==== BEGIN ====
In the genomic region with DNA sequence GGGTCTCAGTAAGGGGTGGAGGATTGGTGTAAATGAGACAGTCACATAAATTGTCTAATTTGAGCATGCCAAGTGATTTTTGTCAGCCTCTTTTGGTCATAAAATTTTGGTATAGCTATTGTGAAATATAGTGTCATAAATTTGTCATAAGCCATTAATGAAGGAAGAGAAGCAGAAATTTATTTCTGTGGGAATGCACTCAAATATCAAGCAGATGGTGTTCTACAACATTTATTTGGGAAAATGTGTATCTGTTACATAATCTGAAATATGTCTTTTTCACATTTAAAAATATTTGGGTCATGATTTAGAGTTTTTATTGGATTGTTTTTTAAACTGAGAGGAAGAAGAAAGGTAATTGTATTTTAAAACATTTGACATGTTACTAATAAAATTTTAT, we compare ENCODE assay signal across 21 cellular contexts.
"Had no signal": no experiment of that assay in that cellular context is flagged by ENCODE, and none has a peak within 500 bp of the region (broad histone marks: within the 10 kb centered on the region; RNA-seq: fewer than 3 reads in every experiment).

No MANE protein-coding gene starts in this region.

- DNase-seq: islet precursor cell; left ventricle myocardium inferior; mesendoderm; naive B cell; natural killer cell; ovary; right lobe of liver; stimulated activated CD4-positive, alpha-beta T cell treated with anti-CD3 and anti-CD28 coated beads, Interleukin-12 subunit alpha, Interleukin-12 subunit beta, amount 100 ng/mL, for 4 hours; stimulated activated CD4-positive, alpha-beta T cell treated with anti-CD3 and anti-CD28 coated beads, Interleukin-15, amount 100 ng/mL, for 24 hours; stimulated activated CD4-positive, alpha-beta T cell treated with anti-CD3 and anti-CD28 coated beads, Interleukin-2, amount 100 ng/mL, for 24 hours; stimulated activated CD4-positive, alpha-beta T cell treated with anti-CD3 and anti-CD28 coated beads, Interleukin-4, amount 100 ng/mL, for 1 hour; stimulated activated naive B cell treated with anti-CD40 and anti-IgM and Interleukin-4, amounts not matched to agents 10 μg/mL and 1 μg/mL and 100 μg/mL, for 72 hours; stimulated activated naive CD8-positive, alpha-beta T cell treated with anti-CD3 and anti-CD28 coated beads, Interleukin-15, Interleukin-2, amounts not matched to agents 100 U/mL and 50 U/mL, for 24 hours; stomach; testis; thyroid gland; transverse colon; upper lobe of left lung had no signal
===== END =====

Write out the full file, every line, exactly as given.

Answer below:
In the genomic region with DNA sequence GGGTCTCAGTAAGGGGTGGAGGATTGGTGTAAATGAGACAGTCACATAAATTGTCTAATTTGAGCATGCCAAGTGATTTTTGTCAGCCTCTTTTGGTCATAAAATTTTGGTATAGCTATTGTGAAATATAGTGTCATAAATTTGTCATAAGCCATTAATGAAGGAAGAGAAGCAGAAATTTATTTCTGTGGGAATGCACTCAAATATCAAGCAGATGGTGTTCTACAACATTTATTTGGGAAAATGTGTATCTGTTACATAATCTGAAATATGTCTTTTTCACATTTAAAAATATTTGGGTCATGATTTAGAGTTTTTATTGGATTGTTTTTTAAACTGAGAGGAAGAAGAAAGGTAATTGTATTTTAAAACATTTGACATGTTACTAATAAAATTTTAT, we compare ENCODE assay signal across 21 cellular contexts.
"Had no signal": no experiment of that assay in that cellular context is flagged by ENCODE, and none has a peak within 500 bp of the region (broad histone marks: within the 10 kb centered on the region; RNA-seq: fewer than 3 reads in every experiment).

No MANE protein-coding gene starts in this region.

- DNase-seq: islet precursor cell; left ventricle myocardium inferior; mesendoderm; naive B cell; natural killer cell; ovary; right lobe of liver; stimulated activated CD4-positive, alpha-beta T cell treated with anti-CD3 and anti-CD28 coated beads, Interleukin-12 subunit alpha, Interleukin-12 subunit beta, amount 100 ng/mL, for 4 hours; stimulated activated CD4-positive, alpha-beta T cell treated with anti-CD3 and anti-CD28 coated beads, Interleukin-15, amount 100 ng/mL, for 24 hours; stimulated activated CD4-positive, alpha-beta T cell treated with anti-CD3 and anti-CD28 coated beads, Interleukin-2, amount 100 ng/mL, for 24 hours; stimulated activated CD4-positive, alpha-beta T cell treated with anti-CD3 and anti-CD28 coated beads, Interleukin-4, amount 100 ng/mL, for 1 hour; stimulated activated naive B cell treated with anti-CD40 and anti-IgM and Interleukin-4, amounts not matched to agents 10 μg/mL and 1 μg/mL and 100 μg/mL, for 72 hours; stimulated activated naive CD8-positive, alpha-beta T cell treated with anti-CD3 and anti-CD28 coated beads, Interleukin-15, Interleukin-2, amounts not matched to agents 100 U/mL and 50 U/mL, for 24 hours; stomach; testis; thyroid gland; transverse colon; upper lobe of left lung had no signal